We tend to worry about the effect of the hook-up culture on girls.

But maybe we should be worrying just as much about the effects of our vulgar culture on young men.

Susan Goldberg has a good piece on the topless women who walk around Times Square, asking if you want to pose for a picture with them for a fee (no!).  What do you say to your son about this phenomenon?

First off, there are people who are very much in favor of topless women parading around Times Square, even seeing this as a "social movement" rather than exploitation of of women. It's a horrible scene, but for Ms. Goldberg it offers a way to talk some sense to her son:

These women and their supporters are not only turning women into objects, they’ve made themselves an object lesson for my son. Along with teaching him that you don’t pay a woman to look at her breasts, he’ll be learning that women should value their breasts (and their bodies in general) at a higher price than a spare dollar bill. Men, too, for that matter.

My son will be learning about concepts like false accusations and how wrongful convictions impact your chances when it comes to both higher education and employment opportunities. These women will teach him how a casual attitude toward sex can lead to having to go door to door telling your new neighbors you’re a sex offender thanks to this thing called a “permanent record.”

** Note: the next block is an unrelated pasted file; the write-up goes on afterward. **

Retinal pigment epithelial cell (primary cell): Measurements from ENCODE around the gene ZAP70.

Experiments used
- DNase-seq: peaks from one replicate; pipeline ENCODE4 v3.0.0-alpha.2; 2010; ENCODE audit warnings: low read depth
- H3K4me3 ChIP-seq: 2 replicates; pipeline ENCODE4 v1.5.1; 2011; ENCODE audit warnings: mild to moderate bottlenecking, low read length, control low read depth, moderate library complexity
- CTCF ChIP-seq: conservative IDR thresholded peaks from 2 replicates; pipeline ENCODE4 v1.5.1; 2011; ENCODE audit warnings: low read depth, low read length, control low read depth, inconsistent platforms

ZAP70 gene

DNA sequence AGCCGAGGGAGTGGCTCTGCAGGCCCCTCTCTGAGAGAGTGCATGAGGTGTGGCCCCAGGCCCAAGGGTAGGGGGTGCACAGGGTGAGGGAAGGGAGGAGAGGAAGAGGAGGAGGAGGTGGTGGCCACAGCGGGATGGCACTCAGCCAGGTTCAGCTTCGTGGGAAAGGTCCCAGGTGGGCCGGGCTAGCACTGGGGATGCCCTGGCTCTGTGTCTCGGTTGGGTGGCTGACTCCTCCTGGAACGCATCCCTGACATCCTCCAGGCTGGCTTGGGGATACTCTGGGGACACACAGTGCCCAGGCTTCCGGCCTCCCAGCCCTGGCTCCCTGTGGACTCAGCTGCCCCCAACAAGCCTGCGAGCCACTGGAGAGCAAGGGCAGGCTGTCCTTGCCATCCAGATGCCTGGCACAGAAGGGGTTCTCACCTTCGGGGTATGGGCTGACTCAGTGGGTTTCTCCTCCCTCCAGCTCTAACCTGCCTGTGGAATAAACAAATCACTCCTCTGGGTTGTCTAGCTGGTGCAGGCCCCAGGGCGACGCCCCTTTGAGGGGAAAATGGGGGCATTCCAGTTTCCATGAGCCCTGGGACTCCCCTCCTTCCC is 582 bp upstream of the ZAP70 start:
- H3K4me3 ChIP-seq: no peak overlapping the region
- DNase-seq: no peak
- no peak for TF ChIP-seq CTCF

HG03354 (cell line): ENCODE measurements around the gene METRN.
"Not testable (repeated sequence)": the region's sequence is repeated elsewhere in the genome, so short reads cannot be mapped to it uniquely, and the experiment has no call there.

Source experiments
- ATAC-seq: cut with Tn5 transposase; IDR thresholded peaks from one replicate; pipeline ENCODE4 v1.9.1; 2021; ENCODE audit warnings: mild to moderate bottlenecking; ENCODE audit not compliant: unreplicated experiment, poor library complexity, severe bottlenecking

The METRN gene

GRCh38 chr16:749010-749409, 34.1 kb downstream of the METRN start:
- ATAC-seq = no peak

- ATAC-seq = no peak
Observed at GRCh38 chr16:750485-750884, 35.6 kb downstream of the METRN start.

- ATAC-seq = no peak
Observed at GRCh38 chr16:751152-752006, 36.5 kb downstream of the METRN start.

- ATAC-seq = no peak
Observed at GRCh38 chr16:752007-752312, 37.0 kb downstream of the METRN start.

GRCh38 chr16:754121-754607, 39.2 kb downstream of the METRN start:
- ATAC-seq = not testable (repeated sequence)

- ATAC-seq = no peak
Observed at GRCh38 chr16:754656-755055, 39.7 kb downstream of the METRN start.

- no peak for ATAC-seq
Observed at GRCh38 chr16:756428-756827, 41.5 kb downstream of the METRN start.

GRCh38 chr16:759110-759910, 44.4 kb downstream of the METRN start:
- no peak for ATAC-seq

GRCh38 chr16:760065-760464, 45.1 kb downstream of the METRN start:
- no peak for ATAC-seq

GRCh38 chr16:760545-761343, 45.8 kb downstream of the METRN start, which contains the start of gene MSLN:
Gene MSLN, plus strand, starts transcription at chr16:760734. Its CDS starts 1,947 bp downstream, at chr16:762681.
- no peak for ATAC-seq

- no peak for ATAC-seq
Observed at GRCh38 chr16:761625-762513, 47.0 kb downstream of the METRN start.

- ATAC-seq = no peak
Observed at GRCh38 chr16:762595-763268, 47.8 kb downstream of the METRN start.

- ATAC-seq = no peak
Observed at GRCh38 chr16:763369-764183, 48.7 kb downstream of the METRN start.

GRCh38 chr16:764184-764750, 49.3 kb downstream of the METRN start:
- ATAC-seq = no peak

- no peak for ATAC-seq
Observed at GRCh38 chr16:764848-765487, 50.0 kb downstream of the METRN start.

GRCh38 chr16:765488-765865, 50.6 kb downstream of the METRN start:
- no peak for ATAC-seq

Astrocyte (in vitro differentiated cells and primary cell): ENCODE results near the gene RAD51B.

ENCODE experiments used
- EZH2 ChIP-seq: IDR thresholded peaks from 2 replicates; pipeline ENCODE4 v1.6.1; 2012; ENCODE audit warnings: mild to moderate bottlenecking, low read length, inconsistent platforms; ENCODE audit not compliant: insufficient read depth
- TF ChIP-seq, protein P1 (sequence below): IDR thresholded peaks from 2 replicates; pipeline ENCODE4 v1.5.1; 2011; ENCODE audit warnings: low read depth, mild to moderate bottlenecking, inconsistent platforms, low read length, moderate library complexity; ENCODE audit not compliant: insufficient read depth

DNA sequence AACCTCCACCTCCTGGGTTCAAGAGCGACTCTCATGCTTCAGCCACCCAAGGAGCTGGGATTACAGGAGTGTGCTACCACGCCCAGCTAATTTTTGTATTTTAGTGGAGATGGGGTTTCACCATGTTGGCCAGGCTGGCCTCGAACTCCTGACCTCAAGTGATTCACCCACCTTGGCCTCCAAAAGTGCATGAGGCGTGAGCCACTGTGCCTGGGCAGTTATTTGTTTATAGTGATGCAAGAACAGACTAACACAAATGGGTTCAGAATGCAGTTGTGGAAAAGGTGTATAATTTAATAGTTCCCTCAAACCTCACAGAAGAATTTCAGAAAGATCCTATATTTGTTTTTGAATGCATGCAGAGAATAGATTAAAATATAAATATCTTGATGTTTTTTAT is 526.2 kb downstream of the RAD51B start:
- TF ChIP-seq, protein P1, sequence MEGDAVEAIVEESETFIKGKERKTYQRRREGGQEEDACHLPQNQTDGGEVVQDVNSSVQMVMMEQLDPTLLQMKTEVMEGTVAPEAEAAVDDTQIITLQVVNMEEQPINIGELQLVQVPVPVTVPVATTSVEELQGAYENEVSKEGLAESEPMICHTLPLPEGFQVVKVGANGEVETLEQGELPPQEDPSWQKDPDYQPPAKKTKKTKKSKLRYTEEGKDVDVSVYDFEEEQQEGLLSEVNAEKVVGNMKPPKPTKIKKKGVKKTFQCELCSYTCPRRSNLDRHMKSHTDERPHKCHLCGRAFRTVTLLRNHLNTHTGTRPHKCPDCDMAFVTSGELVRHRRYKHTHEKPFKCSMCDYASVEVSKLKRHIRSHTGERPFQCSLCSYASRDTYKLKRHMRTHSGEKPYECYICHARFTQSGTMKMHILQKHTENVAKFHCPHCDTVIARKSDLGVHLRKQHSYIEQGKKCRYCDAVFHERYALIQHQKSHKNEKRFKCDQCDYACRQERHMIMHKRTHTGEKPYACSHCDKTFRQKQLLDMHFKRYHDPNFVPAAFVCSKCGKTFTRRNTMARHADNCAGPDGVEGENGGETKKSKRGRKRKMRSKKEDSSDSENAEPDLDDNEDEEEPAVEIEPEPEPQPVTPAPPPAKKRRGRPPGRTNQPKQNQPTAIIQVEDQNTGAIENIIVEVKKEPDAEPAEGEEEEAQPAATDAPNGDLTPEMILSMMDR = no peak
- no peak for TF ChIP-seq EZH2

Speaking of permanent, these women and their pimps will be used to warn my son of the bodily damage that can be inflicted via a beating delivered in a back alley by a pimp with a bad attitude. In short, these women will exemplify to my son how being in the wrong place at the wrong time can ruin your life.

I've met a few prostitutes in my time. One I interviewed for a picture spread on a part of Washington where the oldest profession flourished. She had a young son who was often in the next room when she transacted business. Sad scene.

There was also the time I was catching a cab to Union Station for the 6:15 am to New York. The taxi picked up a young girl, early twenties, in black tights. She asked me to guess her profession. I guessed easily. She seemed innocent more than anything else, aware of the risks she took most nights, but somehow still innocent to care what her parents might say if they knew. The topless ladies of Times Square may not (yet) be engaged in outright prostitution, but let's call it an allied line of work.

This phenomenon is not about strong women thumbing their noses at bourgeois values and doing what they damned well please, no matter what some feminists will argue, but about women who are being cheated and society doesn't even bother to care that it is unfair.